The number of homes that rely on broadcast TV and broadband Internet connections for home entertainment jumped by nearly 1 million, or 22.8 percent, from the third quarter of 2010 to the third quarter of 2011, Nielsen said this week.
Nielsen noted in its Cross-Platform Report for the third quarter that there were 5.1 million "broadcast only" and broadband homes in the period, up 948,000 from the third quarter of 2010 and an increase of 155,000 from the second quarter of 2011. The data could suggest that more homes may be turning to Internet video and broadcast TV while cutting the cord on cable and satellite TV subscriptions.
But Nielsen emphasized that the report could simply show that broadband is becoming more popular. "The increase in broadcast-only/broadband homes is the most significant of any category though it is not necessarily an indication of downgrading services. Rather, this could reflect broadcast-only homes upgrading to broadband as their needs change," Nielsen wrote in the report.
Broadcast-only/broadband homes watched just 11.2 minutes each day of streaming video during the third quarter of 2011, but that was still more than double the amount of time (5 minutes) that the general cross-platform population spent on streaming video. Broadcast-only/broadband homes spent the majority of their time (122.6 minutes per day) watching traditional TV, Nielsen said.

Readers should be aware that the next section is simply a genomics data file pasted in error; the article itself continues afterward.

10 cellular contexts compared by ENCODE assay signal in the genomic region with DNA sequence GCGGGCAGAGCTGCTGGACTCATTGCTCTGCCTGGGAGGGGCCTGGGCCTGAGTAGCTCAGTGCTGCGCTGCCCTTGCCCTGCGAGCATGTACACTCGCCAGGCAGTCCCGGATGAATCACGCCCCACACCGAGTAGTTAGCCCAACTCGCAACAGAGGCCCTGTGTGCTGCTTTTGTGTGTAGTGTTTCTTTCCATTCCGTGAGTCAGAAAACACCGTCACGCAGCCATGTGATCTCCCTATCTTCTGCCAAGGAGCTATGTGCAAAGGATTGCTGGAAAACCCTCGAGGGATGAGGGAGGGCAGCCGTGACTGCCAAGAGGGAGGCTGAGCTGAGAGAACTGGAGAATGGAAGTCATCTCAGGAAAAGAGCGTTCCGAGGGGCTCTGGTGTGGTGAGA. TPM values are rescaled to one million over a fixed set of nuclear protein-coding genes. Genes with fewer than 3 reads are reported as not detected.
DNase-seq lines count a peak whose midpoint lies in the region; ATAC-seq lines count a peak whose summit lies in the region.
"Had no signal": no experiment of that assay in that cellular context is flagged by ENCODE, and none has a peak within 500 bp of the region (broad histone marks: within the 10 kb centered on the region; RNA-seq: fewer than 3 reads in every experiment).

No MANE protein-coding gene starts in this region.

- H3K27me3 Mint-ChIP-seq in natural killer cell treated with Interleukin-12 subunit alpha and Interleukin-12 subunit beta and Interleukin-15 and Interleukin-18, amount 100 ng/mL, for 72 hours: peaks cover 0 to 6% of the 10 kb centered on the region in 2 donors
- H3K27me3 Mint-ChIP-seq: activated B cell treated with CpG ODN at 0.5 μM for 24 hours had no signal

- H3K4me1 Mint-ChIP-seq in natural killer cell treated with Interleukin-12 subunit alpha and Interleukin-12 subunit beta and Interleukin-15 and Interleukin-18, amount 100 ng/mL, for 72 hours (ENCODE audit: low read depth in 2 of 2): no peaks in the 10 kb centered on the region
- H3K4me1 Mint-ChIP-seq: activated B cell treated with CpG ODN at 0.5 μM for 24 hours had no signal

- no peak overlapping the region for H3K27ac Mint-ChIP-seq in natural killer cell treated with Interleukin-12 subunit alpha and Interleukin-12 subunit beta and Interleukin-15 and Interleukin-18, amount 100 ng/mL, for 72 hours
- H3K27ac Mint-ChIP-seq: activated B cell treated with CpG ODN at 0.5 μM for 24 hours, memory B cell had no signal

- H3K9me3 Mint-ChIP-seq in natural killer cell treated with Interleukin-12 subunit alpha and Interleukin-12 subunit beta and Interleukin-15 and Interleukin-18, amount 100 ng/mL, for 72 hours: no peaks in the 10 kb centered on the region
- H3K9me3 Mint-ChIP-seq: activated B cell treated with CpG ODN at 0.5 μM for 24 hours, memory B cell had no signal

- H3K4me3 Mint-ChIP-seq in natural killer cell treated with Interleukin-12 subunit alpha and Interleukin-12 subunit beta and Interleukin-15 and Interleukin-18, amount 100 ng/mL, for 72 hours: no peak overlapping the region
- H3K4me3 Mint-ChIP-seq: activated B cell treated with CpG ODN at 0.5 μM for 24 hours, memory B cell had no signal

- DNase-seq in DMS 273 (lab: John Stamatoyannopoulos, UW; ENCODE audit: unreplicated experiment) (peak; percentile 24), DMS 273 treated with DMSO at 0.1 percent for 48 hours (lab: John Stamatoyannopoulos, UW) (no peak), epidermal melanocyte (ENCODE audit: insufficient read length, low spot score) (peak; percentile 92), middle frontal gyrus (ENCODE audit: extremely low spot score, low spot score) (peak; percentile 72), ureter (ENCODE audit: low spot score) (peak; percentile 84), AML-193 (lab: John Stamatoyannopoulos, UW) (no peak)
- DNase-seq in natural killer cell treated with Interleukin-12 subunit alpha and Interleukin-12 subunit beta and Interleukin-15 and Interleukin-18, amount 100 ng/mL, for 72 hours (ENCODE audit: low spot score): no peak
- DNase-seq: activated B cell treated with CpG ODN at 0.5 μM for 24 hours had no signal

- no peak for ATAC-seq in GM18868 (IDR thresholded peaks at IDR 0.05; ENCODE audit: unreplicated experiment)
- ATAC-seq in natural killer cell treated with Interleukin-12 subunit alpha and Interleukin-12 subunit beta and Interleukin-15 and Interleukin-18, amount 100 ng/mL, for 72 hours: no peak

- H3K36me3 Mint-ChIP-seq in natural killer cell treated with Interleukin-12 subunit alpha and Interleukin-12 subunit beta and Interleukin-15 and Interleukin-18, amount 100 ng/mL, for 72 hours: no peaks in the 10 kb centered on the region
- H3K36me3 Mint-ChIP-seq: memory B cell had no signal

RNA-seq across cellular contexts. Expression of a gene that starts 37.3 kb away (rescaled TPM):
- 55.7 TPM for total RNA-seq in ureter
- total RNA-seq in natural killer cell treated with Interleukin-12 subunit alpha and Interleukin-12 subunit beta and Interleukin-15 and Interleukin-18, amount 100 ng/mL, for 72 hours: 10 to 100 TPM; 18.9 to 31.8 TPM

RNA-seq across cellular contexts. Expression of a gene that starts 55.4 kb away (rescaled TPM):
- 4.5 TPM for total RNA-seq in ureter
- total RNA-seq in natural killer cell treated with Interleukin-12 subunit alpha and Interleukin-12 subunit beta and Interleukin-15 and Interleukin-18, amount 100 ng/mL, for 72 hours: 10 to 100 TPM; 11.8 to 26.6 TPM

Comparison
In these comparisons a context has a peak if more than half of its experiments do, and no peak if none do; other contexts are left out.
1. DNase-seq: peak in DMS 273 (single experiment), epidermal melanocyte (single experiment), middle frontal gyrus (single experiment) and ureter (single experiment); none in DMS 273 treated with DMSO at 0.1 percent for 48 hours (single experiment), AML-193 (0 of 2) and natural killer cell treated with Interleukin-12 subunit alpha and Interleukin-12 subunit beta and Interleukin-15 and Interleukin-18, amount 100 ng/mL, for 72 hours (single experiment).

"Whether they're cord-cutters or former broadcast-only homes that upgraded to Internet service, these homes represent a very small but growing group of consumers," Nielsen added.
There were 61.2 million cable homes in Q3, down more than 1 million from Q2, Nielsen said. Verizon (NYSE: VZ), AT&T (NYSE: T) and other telcos counted 8.3 million homes in Q3, a gain of 256,000 from Q2. Satellite TV providers DirecTV (Nasdaq: DTV) and Dish Network (Nasdaq: DISH) counted a total of 34.7 million homes in Q3, up 173,000 from Q2.
There were 80.8 million cable and satellite homes that also subscribed to broadband in Q3, down 120,000 from Q2, Nielsen said.
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